Re: block chg tracking

From: Mladen Gogala <>
Date: Mon, 16 Feb 2015 10:16:44 -0500
Message-ID: <>

On 02/16/2015 09:00 AM, Jeremy Schneider wrote:
> Obviously, reducing reads does matter (and RTO matters too). Running
> full backups every four to six hours on production won't fly at many
> places - and increasingly,

Every four to six hours? Full backup is usually run on daily basis. And even every 4 to 6 hours is possible, if the backup is SAN snapshot.
> the "wee hours of the morning" are another
> global customer's business day.

That is true. That's why a lot of attention needs to be devoted for scheduling, unless the full backup is actually a snapshot.

> In fact I've heard CIO's mandate that
> no backups are allowed from the primary production database at all
> (even weekends), after very messy performance-related support cases
> with their customers (internal or external). Sometimes it's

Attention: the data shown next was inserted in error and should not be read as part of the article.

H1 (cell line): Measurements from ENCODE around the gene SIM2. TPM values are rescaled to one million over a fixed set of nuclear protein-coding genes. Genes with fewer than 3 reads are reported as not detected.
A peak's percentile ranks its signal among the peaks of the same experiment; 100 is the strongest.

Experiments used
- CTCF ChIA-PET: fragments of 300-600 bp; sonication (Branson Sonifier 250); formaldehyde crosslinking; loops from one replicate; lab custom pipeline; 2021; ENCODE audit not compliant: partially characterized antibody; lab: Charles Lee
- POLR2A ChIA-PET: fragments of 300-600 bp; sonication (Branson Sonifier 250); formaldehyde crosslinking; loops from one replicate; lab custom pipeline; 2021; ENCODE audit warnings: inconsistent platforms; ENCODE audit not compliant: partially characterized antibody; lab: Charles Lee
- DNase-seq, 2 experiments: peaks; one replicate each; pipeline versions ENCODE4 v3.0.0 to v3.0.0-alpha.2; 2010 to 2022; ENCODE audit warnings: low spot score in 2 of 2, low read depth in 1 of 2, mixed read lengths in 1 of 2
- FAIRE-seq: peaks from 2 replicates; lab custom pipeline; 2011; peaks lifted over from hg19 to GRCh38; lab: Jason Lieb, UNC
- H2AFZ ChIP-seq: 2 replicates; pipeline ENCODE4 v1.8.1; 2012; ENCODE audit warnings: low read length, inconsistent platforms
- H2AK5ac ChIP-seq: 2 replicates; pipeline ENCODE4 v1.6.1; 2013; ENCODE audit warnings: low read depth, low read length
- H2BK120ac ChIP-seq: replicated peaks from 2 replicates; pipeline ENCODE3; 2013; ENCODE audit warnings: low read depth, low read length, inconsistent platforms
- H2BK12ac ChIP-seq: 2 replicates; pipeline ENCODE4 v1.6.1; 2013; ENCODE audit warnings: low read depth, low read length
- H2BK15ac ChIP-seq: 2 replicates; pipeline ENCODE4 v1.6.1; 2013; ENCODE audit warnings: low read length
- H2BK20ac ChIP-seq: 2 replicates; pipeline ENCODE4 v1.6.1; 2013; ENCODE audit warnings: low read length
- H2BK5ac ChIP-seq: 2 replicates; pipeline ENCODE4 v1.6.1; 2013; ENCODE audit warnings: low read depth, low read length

> worthwhile to remove this factor so people can't blame it, even when
> you know it's not the root problem. The common solution I've seen for
> that situation is offloading backups to a physical standby - as Kenny
> discussed. And in that situation, you can still leverage pretty much
> any strategy under the sun including a backup system that supports
> dedupe.

That is true, but what Kenny described is not a typical solution. Kenny described the snapshot-only solution which doesn't include long term data preservation, like the one mandated by SOX or HIPAA. Those solutions can be combined. Also, please note that snapshots are fast. Running a full DB backup as snapshot every 4 to 6 hours is not a problem. Note that once you have snapshot, copying the files to tape can be done using file system utilities like tar, cpio or rm (if 100% compression is needed). The only remaining problem is the one of cataloging these backups and modern backup utilities do that for you.

Mladen Gogala
Oracle DBA

Received on Mon Feb 16 2015 - 16:16:44 CET

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